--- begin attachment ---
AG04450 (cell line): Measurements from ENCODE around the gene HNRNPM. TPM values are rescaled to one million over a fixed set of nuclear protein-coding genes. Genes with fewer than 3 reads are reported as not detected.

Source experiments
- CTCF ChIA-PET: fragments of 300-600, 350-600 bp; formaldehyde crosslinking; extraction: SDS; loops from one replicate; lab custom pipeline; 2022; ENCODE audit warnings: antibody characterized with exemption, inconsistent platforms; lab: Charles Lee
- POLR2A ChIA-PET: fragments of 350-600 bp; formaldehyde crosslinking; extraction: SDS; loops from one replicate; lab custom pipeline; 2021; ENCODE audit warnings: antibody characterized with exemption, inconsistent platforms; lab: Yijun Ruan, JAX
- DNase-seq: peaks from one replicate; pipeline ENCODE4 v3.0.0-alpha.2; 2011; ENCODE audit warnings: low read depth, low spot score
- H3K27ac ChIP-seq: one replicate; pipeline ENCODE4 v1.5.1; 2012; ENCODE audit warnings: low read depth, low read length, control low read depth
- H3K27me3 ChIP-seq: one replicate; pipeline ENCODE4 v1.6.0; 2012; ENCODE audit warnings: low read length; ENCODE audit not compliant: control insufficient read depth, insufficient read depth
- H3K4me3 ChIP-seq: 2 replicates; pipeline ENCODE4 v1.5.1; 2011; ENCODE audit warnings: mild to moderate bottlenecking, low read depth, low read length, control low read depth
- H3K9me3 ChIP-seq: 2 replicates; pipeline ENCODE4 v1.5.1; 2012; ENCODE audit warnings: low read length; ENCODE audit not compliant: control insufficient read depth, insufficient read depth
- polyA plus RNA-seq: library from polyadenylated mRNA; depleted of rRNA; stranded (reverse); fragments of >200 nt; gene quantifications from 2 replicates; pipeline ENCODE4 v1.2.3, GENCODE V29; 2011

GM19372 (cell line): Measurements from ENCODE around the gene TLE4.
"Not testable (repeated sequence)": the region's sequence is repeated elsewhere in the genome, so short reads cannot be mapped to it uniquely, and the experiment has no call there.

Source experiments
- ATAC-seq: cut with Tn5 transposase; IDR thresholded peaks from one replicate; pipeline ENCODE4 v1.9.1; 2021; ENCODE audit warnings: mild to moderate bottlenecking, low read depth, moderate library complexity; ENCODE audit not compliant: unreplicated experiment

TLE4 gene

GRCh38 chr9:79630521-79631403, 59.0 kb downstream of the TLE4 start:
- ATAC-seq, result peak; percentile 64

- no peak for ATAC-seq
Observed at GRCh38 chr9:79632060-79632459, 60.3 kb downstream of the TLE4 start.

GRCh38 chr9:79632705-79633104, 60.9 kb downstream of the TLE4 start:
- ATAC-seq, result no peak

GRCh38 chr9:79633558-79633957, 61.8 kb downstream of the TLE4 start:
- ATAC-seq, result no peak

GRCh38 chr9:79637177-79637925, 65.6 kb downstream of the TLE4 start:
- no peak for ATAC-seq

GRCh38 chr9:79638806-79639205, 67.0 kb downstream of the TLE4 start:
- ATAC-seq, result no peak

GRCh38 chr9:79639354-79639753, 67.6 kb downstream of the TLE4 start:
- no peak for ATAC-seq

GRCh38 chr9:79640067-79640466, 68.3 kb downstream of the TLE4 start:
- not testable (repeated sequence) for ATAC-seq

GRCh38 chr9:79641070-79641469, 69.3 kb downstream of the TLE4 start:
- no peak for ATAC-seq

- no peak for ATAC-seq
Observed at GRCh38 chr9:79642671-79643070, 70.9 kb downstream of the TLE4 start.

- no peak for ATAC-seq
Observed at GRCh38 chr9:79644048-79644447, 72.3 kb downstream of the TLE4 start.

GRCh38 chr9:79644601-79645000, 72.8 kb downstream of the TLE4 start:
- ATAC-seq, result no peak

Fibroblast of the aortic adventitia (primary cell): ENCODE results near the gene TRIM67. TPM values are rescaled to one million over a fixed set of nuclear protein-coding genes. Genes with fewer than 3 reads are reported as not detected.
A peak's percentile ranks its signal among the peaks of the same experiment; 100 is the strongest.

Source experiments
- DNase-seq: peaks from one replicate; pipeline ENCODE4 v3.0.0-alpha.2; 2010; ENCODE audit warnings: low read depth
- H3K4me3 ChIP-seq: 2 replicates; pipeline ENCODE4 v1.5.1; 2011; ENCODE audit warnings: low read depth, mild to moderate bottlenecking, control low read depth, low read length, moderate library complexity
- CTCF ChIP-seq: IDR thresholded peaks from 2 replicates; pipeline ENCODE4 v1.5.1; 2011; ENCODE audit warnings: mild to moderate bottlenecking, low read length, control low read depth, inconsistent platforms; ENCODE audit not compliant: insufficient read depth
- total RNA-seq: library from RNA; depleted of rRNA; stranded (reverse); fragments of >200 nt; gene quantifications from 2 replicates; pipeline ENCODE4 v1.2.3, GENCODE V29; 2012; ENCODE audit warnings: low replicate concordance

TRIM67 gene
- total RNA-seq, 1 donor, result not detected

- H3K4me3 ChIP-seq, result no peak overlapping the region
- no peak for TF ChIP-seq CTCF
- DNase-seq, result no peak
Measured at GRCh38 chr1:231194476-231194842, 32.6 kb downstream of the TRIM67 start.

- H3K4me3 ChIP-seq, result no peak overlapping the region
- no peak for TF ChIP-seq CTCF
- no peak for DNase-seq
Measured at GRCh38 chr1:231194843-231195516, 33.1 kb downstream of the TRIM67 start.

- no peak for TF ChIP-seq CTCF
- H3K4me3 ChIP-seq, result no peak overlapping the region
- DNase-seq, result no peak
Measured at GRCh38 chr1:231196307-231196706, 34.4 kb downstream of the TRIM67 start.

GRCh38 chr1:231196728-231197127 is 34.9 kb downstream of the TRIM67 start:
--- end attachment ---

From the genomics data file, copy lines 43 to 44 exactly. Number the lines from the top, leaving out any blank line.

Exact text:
- DNase-seq: peaks from one replicate; pipeline ENCODE4 v3.0.0-alpha.2; 2010; ENCODE audit warnings: low read depth
- H3K4me3 ChIP-seq: 2 replicates; pipeline ENCODE4 v1.5.1; 2011; ENCODE audit warnings: low read depth, mild to moderate bottlenecking, control low read depth, low read length, moderate library complexity